'A Wedding in Hell' is one of my favourite collections by Simic for many reasons: one is that it is packed full of great poems,72 poems in an 80-page book, another (the clue is in the first reason) is that I love short poems that have a lot to say, but the overriding reason is the reason I love Simic's work in the first place - exquisite wordplay and a refreshingly unique view of the world. To my mind, all these reasons are amply demonstrated in the deceptively simple opening line of 'Paradise Motel': "Millions were dead; everybody was innocent."
Of course, Simic is great fun as well, and poems like 'Evening Visitor,' 'Heroic Moment,' 'The Secret' (there are two poems with that title; I'm referring to the first) - and 'Crazy About Her Shrimp' in which he notes "While I chop the hot peppers,/ She wiggles her ass/ And stirs the shrimp on the stove." - amply demonstrate that. They also display his attention to detail and the beauty of his juxtaposition of words and precise line breaks. There is nothing accidental about his placement of hot peppers and shrimp in the 'Shrimp' poem, neither is it random that in 'Imported Novelties' the penultimate line in the third stanza is broken after the word "gasoline" to read "...doused with gasoline/ In the moment before the match is lit,". Naturally, these things are expected of a good poet, but there are many good poets who do these things well but fail to move me. A good number of those good poets have been Poet Laureates in both the UK and US, but they haven't made me want to (as Simic instructs Mr. Ant in his Great Expectations-derived poem from this collection, 'This Morning') "Listen to her begin to fall,/ As if with eyes closed,/ Muting each drop in her wild-beating heart." I think the distinction makes Simic a great poet.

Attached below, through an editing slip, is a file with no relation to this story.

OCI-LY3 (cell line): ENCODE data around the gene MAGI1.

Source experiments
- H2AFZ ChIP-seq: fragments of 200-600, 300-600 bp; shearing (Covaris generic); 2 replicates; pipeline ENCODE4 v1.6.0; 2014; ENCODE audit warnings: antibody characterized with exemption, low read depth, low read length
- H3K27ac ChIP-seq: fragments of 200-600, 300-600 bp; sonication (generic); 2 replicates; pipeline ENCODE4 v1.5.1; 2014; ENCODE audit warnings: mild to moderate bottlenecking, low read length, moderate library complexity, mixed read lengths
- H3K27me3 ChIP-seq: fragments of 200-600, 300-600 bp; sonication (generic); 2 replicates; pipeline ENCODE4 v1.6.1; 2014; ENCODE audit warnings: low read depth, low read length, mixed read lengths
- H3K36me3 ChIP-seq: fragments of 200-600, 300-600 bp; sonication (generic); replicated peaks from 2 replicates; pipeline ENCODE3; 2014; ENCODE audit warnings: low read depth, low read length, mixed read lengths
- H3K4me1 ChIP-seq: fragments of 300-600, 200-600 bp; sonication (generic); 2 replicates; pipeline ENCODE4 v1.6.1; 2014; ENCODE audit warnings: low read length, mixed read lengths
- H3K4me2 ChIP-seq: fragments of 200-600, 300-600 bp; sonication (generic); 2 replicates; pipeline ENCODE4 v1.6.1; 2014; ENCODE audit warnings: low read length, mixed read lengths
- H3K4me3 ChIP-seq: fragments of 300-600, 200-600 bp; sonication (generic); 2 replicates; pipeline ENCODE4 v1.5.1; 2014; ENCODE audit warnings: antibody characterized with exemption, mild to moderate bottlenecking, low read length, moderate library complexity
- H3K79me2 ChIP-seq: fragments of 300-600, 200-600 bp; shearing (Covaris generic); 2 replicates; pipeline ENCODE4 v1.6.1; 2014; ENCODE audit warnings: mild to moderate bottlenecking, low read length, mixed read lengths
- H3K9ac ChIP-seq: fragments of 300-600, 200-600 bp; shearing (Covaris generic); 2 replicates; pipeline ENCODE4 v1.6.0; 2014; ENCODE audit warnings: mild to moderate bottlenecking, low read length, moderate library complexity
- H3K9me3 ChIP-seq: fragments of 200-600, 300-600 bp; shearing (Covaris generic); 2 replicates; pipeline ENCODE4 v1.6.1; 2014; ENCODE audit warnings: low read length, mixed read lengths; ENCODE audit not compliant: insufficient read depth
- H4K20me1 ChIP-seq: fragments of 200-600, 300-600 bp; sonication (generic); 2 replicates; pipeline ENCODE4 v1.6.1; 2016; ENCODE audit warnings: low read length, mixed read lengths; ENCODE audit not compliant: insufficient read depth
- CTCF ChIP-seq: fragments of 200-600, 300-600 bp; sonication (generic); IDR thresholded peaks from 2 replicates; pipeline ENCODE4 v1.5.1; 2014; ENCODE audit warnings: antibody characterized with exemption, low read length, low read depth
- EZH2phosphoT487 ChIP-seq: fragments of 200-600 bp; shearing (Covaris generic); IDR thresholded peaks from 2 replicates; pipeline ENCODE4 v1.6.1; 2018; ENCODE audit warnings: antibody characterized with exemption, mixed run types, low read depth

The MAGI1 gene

Buy this collection, read it enough times to inhabit its nuances - and keep it so you can repeatedly enjoy the pleasures of reading.